Brett Mitchell gives insights into the works and performers of the 2011-2012 SBSO season  "`of the people, by the people, and for the people' of Michigan." 

Jeanne Lesinski: Who are the people who make up the Saginaw Bay Symphony Orchestra? We probably see musicians in many contexts, even grocery shopping or at the hair stylist, without realizing what they do. Where do the musicians of the SBSO come from? What are they doing when not on stage at the Temple Theatre?

Brett Mitchell: Many are full-time musicians who make their living "gigging" all over mid-Michigan and the Detroit area; we share many players with the Flint, Ann Arbor, and Lansing symphonies. Others work in other professions entirely during the day; some are teachers, some are insurance brokers. The great thing about our orchestra is that all these people from their respective walks of life come together at the Temple Theatre and make great music for our community.

JL: What is the normal pre-concert process? You arrive, conduct rehearsals, perform the concerts, yet I know there are other activities going on behind the scenes. Please tell readers a bit about this process from the beginning a season schedule is set.

BM: Once I've programmed the season, our full staff gets together to set our complete rehearsal and concert schedule, being careful to avoid any potential date conflicts with other area orchestras. Literally hundreds of details go into making every concert happen, and the staff and I work closely together in the weeks, months, and even years before a concert to make sure that concert week goes off without a hitch. Concert weeks see us in rehearsal on Wednesday and Friday evenings, and a dress rehearsal on Saturday afternoon. Between our dress rehearsal on Saturday afternoon and concert that evening, I'll go home for a bit, shower, relax, and have a small bite to eat (can't conduct on a full stomach, but also need enough fuel to get me through the performance!). I'll head back to the Temple Theatre around 7 p.m. to give our pre-concert talk, and then head to my dressing room to change into my tuxedo and collect my thoughts before heading out onstage just after 8 p.m.

JL: "Pure Music, Pure Michigan" is the theme of the 2011-2012 concert season. What were your thoughts in programming for this season. Throughout the season you feature work by Michigan composers. What made you choose their works?

BM: I've always believed that any successful arts organization will reflect the community it is designed to serve. The first word in any orchestra's name is the city it represents, and one of the best way to reflect our mission to serve the state of Michigan is by performing works that come from right here in Michigan. That inspired me to include works by Michael Daugherty, William Bolcom, Bright Sheng, and Kevin Puts on our season, all of whom have strong Michigan connections. It also inspired us to collaborate with other local arts organizations, including Pit and Balcony and the Saginaw Choral Society in February, as well as local artist Kellie Schneider in March. This season, our audience will hear not only some of the greatest works of all time, but truly fantastic art produced by friends and neighbors in quite literally our own backyard. What better way to truly make the SBSO "of the people, by the people, and for the people" of Michigan?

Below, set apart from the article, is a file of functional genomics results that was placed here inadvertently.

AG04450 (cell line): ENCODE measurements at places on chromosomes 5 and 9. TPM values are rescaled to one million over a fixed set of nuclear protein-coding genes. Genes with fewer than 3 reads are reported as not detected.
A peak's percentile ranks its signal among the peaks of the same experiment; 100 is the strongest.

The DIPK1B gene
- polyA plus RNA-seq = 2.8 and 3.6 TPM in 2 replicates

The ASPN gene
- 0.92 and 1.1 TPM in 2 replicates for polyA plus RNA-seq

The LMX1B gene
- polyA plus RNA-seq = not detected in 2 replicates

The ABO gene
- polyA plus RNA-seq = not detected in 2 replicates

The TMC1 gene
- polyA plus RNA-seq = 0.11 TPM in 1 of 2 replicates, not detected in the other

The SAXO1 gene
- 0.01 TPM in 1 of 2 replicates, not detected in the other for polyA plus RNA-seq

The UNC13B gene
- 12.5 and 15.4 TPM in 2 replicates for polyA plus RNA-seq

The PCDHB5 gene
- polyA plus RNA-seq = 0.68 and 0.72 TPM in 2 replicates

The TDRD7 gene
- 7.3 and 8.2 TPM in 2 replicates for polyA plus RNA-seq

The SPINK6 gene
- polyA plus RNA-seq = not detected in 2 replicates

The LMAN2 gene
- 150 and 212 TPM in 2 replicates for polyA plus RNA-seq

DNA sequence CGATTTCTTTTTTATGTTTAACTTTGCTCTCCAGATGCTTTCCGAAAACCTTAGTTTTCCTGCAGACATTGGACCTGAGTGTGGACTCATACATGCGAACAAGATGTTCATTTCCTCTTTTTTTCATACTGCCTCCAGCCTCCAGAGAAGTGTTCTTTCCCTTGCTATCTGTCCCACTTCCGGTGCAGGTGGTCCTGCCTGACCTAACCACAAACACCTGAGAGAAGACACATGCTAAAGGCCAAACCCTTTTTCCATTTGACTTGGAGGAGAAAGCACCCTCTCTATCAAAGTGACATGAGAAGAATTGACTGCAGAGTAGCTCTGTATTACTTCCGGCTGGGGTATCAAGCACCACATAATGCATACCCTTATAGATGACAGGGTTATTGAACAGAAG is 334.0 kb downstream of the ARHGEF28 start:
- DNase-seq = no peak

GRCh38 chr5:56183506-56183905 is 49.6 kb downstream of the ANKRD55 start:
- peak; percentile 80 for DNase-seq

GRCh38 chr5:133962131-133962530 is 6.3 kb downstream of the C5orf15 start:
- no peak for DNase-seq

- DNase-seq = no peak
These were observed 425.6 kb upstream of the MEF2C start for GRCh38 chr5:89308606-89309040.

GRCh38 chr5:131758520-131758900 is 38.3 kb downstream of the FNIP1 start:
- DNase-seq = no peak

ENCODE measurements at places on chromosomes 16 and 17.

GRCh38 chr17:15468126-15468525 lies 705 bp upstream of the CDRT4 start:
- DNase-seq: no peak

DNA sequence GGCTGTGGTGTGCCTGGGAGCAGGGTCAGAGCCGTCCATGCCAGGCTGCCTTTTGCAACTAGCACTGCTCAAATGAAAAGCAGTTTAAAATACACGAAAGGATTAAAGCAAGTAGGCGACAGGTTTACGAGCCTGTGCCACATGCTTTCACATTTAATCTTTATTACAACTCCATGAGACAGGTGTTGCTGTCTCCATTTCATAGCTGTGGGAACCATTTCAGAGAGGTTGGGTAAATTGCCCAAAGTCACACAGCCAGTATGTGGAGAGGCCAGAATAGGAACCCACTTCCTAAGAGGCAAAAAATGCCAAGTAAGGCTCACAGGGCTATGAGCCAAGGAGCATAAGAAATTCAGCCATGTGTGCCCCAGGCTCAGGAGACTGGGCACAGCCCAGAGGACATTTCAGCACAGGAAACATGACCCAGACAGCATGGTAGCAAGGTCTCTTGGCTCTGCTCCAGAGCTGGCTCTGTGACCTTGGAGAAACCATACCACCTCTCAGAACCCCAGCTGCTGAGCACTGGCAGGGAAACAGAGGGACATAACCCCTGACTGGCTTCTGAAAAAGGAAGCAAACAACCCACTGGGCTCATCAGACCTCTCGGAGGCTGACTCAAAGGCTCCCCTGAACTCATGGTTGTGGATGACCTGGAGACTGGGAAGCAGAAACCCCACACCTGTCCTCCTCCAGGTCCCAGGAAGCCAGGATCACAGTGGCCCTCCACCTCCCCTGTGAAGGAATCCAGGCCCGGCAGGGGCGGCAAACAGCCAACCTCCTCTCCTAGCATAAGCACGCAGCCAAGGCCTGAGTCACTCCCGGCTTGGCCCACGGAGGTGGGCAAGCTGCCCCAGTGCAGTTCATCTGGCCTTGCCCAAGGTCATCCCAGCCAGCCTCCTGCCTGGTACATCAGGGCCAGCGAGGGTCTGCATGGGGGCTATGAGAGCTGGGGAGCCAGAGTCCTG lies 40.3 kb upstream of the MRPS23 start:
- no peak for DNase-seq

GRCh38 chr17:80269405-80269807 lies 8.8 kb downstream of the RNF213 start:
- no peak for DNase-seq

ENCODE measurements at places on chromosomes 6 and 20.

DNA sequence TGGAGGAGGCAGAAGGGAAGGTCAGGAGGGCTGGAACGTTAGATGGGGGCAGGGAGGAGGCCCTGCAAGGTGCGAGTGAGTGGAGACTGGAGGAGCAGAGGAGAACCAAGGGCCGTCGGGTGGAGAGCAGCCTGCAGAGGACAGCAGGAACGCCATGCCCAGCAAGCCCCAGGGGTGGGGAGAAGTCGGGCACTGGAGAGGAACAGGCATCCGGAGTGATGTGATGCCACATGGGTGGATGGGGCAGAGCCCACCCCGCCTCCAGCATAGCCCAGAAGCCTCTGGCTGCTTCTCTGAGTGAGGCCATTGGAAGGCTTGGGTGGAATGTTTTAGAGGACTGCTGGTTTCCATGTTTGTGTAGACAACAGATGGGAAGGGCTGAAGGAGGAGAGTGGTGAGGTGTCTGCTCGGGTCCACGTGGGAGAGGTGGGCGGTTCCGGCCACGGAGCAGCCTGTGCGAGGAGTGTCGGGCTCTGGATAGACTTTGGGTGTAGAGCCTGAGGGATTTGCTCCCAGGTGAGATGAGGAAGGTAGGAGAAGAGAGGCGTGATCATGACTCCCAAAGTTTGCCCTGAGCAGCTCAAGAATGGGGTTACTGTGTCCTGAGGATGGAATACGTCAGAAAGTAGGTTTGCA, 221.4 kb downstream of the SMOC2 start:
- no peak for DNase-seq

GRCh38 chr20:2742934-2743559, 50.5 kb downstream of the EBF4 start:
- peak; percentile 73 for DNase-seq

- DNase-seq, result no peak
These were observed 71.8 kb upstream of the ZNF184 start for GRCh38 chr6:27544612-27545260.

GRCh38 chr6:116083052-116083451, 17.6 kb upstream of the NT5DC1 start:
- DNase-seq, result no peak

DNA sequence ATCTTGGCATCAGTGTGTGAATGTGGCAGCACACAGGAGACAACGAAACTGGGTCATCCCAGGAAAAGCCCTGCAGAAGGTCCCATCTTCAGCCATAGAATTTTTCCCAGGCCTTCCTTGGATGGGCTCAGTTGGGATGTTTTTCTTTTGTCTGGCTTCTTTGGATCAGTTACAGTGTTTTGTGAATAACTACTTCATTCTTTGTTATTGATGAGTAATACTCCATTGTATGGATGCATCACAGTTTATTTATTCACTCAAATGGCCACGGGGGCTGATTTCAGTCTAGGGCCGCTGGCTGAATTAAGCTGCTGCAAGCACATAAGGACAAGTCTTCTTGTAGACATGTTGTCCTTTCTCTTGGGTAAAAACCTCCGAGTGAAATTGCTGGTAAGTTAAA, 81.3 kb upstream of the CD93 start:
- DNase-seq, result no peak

JL: Working with the Pit and Balcony Theatre and Saginaw Choral Society for the February concert "Pure Poetry" will be a multi-genre presentation with theater and the chorus. What can we expect of this production?

BM: Like most people of his era, the great German early Romantic composer Felix Mendelssohn was enamored of Shakespeare. This inspired him to write music designed to accompany Shakespeare's A Midsummer Night's Dream, so we've asked Pit and Balcony to perform an abridged, semi-staged version of the play while the SBSO performs Mendelssohn's "underscore." Several of the numbers Mendelssohn wrote include passages for women's chorus, so the Saginaw Choral Society and their brilliant new Artistic Director Glen Thomas Rideout will be joining us for the performance as well. The Pit and Balcony actors will be costumed, and we'll have lighting at the front of the stage to highlight the action, while the SBSO and I perform the score further upstage. It really will be a night of complete entertainment—live theatre, orchestra music, and choral forces—all together on the same stage!

JL: In the March "Pure Magic" concert you group together works of imagination and wonder. I understand that Saginaw artist Kellie Schneider was commissioned to create artwork to enhance this concert. Tell me more about her art and how it will be used to create a multimedia experience.

BM: This is a project I've had in the back of my mind for well over a decade now. One of the greatest French composers of all time, Maurice Ravel, wrote five beautiful pieces based on the Mother Goose stories, and I've always wanted to have a visual component that I could present with the piece while performing it. I had looked and looked for an artist that I thought would do Ravel's gorgeous music justice, and never found anyone...until I came to Saginaw. Our Marketing Coordinator, Cassie Brenske, introduced me to Kellie and her work, and I knew immediately that she was the one I had been searching for. The spirit of her work, the whimsy, the fantasy were all perfect to complement Ravel's fairytale music. As soon as I accepted this job, I contacted Kellie and asked if she'd be interested; I'm very grateful that she was. She's working on the illustrations as we speak, and they'll be unveiled to our audience as a world premiere event at our concert in March. We'll display the images via projection while the orchestra performs each movement. I still haven't seen the images myself, and I can't wait to see what she creates!

© 360 Main Street, 2011